STONE, I.F. (Isidore Feinstein ; 1907–1989), U.S. journalist, born in Philadelphia. Stone edited the liberal weekly The Nation, 1940–46. From 1952 until 1971 he published I.F. Stone's Weekly written by himself and noted for its criticism of American society and policy. Regarded as one of the most influential liberal journalists of the postwar period, Stone has been quoted as saying, "If you want to know about governments, all you have to know is two words: governments lie." Originally pro-Israel, he reported the 1948–49 War of Liberation but became hostile after the Six-Day War.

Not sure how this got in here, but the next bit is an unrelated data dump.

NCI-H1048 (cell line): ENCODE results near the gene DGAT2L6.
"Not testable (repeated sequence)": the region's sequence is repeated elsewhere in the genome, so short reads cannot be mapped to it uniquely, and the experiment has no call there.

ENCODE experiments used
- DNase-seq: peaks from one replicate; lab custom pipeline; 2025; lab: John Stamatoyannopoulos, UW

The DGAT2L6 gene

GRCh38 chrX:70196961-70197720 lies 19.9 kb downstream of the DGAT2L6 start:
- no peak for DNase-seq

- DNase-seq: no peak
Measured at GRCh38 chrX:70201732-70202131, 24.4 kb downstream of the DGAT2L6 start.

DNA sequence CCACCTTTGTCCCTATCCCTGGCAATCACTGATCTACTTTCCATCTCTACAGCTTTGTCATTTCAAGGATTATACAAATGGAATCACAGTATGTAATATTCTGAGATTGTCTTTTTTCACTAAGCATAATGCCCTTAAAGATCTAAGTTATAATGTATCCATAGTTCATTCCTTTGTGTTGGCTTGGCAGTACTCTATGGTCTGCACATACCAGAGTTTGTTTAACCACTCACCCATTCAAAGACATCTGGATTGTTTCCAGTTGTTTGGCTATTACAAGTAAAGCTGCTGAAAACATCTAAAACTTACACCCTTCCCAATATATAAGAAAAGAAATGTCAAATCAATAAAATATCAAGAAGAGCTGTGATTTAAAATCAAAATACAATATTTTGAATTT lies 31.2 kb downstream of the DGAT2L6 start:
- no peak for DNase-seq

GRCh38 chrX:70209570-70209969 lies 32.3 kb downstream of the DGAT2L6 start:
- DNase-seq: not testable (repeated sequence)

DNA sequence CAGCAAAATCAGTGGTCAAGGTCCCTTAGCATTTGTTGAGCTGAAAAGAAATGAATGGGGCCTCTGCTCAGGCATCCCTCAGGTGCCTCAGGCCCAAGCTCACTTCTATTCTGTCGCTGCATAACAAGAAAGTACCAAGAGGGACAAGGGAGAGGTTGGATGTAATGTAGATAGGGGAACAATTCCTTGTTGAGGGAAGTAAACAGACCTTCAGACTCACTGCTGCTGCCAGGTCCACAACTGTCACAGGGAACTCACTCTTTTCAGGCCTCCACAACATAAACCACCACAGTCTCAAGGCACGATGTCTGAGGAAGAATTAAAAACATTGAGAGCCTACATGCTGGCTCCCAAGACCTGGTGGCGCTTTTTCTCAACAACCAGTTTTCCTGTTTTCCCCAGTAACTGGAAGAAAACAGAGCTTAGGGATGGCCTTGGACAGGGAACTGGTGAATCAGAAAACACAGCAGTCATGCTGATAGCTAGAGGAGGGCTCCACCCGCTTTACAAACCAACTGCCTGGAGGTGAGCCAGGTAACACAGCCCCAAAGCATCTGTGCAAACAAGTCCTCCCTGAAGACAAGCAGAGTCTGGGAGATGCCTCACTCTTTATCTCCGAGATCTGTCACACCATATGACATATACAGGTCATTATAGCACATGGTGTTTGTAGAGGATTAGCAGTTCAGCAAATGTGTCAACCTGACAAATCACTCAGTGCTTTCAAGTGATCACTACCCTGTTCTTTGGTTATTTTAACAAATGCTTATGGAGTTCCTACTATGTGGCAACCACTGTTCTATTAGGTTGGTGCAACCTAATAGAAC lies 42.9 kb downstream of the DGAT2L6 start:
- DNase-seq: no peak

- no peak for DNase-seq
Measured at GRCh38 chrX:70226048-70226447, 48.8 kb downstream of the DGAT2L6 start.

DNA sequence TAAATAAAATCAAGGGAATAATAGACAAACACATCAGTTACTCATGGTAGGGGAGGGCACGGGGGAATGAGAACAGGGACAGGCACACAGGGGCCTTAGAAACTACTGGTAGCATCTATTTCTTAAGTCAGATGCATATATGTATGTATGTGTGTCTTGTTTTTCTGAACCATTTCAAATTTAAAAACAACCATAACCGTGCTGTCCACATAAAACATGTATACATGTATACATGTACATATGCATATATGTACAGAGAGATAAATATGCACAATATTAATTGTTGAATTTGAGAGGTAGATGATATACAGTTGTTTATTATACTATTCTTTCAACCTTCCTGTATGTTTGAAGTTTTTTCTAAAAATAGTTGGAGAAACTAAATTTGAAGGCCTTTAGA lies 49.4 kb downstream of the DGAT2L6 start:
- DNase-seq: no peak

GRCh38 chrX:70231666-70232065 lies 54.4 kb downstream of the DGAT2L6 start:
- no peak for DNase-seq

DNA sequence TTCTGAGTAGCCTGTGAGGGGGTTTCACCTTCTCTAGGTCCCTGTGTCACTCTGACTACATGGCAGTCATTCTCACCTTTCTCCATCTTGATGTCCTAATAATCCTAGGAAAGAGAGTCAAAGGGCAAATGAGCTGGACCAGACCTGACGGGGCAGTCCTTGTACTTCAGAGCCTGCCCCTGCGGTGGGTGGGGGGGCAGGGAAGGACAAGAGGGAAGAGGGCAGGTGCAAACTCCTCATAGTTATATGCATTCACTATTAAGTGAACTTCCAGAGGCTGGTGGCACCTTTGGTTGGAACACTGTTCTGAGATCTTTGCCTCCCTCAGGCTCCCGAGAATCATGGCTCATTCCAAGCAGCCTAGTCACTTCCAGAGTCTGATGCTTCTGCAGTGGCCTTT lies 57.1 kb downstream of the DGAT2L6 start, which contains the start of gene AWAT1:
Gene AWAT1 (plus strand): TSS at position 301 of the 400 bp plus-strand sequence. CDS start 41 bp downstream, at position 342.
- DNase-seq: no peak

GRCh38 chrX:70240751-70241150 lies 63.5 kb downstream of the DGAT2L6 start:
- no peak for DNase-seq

Stone was the author of Business as Usual (1941); Underground to Palestine (1946); This Is Israel (with R. Capa, 1948); The Hidden History of the Korean War (1952); The Truman Era (1953); The Haunted Fifties (1963); In a Time of Torment, 1961 – 67 (1967), a collection of pieces from his weekly; Polemics and Prophecies, 1967 – 1970 (1970); The Killings at Kent State (1971); The I.F. Stone's Weekly Reader (1973); The War Years 1939 – 1945 (1988); and The Trial of Socrates (1988).
[Ruth Beloff (2nd ed.)]